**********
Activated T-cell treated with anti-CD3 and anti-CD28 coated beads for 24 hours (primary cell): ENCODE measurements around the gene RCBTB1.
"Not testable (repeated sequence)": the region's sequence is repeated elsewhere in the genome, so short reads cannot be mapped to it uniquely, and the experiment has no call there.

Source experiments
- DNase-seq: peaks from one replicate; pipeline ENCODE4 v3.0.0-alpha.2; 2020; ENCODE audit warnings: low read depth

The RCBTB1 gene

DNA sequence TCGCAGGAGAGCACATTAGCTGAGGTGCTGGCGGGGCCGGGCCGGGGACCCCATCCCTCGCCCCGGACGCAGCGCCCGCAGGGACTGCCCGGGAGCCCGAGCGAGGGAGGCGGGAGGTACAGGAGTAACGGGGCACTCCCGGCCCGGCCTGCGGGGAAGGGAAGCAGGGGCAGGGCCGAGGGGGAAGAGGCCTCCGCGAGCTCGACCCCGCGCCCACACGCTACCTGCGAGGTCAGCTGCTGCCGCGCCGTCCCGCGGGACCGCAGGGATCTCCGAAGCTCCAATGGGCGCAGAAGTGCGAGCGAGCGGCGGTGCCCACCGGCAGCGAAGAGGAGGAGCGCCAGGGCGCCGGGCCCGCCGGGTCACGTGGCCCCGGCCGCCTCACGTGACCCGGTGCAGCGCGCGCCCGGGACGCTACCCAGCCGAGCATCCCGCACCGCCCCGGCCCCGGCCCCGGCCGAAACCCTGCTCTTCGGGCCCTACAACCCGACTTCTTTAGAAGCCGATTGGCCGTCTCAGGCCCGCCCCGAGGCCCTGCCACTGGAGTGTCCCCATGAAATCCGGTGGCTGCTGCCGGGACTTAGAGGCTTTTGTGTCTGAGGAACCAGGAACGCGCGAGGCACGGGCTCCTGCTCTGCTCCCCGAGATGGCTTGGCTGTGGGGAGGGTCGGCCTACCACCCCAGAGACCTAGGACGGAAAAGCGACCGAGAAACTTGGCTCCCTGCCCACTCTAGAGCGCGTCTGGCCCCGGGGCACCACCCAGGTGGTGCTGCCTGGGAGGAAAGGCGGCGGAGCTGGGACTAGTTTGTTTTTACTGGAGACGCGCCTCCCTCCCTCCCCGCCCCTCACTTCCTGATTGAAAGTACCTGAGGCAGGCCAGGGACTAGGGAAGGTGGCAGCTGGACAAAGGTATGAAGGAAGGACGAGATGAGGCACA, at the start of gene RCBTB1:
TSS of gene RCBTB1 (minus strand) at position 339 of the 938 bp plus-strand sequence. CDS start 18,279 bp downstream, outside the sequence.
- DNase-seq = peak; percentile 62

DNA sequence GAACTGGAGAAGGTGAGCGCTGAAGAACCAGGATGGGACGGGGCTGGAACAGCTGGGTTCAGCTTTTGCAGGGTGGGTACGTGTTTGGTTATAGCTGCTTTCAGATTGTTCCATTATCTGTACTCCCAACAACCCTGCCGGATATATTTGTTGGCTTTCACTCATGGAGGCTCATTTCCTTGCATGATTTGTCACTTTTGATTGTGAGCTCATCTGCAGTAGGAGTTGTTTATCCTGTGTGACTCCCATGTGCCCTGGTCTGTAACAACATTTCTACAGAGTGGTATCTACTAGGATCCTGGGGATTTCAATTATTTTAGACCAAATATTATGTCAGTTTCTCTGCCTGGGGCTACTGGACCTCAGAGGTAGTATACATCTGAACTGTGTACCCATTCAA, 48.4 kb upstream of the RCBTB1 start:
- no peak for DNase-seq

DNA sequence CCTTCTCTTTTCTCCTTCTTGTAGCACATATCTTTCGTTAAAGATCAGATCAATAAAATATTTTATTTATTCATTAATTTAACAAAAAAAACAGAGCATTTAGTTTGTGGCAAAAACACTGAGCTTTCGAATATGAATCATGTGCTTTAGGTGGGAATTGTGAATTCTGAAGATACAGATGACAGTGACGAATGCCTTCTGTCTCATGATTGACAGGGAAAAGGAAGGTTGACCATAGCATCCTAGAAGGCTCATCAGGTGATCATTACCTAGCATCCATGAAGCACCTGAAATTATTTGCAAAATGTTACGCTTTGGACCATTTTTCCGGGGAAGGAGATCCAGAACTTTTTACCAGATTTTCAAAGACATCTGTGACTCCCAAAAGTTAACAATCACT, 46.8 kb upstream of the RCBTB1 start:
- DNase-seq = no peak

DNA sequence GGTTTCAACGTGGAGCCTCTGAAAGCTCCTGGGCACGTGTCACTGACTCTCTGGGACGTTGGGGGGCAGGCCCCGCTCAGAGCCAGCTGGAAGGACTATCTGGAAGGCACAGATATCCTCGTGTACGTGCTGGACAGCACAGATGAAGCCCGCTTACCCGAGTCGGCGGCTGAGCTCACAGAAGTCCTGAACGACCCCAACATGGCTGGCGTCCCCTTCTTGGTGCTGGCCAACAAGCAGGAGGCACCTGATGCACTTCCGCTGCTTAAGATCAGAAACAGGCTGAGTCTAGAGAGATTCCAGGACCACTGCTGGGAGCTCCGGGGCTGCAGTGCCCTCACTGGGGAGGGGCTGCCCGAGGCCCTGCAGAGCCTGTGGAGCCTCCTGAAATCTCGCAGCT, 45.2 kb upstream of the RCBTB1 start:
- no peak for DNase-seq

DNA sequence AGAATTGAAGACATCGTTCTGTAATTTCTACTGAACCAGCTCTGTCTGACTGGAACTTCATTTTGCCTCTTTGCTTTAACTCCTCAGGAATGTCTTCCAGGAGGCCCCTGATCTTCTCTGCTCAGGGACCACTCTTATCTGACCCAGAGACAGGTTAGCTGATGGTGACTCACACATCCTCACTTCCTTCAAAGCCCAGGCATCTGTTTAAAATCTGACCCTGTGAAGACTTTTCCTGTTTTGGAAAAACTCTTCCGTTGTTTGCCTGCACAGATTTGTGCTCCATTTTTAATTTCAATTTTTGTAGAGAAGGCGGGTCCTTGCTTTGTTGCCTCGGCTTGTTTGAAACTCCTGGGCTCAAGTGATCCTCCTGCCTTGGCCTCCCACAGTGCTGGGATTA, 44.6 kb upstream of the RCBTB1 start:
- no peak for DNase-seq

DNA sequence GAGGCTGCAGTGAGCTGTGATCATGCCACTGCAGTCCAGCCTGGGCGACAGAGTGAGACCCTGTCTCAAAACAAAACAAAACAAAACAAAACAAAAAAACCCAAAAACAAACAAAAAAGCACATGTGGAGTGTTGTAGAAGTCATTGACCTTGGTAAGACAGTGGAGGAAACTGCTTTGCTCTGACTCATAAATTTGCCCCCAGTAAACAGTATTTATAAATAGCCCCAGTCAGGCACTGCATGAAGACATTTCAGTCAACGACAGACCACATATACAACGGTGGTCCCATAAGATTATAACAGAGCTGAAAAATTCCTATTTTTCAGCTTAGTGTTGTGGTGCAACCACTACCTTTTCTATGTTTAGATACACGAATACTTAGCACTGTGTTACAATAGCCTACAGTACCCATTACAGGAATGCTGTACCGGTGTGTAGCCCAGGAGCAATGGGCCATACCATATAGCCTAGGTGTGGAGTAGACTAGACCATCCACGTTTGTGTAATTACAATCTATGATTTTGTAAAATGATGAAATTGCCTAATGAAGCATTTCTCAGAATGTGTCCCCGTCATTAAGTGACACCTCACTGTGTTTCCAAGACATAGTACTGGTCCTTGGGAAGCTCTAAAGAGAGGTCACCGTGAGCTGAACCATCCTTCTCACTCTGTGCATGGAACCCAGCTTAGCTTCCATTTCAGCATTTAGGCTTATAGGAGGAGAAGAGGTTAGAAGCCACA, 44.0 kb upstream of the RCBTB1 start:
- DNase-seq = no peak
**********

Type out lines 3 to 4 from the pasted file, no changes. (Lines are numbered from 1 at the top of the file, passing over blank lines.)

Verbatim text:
Source experiments
- DNase-seq: peaks from one replicate; pipeline ENCODE4 v3.0.0-alpha.2; 2020; ENCODE audit warnings: low read depth